Everyone who visits
I first encountered vegemite in 1983, when I was an exchange student in
The jar was bright and cute with its yellow cap and red label. When I opened it, I saw a dark brown, almost black paste. "It looks like chocolate," I thought, "hmm...yum!" I immediately tried it.
I was so surprised to discover it wasn’t sweet at all but salty with a very, very unusual taste.
In fact, it tasted awful! "How can people eat this?" I thought. And it seems I’m not the only one who thinks this. Visitors from other countries have had the similar experience. When I was on the bus trip with exchange students from 20 different countries, not one person like it. Vegemite must be the most famous Australian food detested by foreigners.
I too, was once like those 'vegemite-detesting' foreigners. But, then one month into my stay in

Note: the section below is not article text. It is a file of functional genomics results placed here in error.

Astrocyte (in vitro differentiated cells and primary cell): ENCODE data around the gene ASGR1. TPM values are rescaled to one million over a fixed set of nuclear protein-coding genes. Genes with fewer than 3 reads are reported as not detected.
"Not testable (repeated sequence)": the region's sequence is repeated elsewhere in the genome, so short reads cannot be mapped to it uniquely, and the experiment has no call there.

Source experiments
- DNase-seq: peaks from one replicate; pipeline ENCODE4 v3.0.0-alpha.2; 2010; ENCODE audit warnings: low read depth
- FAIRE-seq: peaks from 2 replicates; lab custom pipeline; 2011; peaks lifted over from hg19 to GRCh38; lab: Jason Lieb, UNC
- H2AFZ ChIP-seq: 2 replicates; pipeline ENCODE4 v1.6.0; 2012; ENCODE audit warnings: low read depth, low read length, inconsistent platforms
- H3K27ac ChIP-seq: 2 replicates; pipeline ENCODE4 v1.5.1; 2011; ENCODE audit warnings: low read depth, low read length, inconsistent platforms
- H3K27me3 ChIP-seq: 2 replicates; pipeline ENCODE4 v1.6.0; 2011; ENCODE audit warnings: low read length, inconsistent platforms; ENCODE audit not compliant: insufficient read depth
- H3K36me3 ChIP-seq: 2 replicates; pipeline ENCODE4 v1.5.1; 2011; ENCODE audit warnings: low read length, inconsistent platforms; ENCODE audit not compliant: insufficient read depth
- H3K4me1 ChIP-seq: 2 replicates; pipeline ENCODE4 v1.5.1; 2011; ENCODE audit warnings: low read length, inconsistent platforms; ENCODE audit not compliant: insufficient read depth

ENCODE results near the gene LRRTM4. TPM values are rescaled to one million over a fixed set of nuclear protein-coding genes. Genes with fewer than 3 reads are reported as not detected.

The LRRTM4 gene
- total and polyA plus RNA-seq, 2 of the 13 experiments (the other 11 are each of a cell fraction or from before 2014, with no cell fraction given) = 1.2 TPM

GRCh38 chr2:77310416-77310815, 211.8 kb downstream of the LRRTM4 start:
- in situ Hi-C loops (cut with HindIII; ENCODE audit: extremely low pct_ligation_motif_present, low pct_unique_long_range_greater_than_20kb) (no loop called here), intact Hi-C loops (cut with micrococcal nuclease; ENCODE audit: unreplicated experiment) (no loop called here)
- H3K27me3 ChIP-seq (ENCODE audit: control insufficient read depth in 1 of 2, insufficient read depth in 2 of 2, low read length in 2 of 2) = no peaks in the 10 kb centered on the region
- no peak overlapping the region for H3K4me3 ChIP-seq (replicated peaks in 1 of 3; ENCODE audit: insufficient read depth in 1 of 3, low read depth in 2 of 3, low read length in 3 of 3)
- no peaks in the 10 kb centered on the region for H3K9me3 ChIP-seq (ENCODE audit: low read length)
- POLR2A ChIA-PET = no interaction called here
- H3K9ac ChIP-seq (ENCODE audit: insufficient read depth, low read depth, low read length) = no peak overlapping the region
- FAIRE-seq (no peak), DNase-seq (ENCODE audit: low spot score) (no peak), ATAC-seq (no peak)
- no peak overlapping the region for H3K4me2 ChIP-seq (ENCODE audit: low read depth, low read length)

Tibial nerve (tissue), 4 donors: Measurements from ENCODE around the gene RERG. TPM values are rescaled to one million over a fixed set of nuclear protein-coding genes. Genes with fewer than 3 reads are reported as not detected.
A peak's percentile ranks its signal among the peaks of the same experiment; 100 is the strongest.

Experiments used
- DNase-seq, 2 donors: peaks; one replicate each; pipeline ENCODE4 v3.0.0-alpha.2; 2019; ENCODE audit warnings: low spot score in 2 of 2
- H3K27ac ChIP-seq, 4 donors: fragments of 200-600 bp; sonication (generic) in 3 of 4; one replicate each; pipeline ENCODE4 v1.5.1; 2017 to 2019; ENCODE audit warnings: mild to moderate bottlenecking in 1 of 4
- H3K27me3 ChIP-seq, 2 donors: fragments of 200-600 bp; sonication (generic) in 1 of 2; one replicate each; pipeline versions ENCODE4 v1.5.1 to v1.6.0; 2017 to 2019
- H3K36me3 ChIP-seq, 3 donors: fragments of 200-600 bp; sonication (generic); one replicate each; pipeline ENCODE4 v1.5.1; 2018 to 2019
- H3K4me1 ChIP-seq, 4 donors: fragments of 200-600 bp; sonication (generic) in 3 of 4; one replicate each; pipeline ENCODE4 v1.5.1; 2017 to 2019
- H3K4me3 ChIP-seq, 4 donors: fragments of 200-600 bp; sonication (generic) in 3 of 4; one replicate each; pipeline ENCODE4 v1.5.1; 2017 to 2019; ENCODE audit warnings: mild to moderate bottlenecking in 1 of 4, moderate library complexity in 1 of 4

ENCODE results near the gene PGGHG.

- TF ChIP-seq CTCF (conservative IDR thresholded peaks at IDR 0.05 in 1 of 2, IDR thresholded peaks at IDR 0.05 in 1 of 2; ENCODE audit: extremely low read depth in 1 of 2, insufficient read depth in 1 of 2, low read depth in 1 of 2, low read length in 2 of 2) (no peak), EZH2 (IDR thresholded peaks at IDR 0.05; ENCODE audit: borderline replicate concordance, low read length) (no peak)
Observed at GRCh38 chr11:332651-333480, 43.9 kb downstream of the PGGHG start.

It happened because I was homesick and vegemite became my Japanese comfort food.
One day I was having my breakfast at my host family’s house and was feeling rather homesick but trying to hide it, when suddenly the smell of soy sauce wafted by. I turned in the direction of the smell only to discover my host brother eating a piece of toast with plenty of vegemite on it. Vegemite is more like soy sauce than chocolate? As soon as I realized the truth of this, it changed my experience. Vegemite became delicious!
I began to see further evidence of the connection between vegemite and soy sauce. When my host mother was making curry and fried rice, I found out she would put in a pinch of vegemite to bring out the good flavor, much the same way soy souse is used.
A few weeks after my epiphany, I learnt vegemite also includes the same ingredient as a Japanese popular medicine for the stomach called “Ebiosu”.
More than 25 years have past since I have eaten vegemite in
I recommend vegemite on toast with rich butter.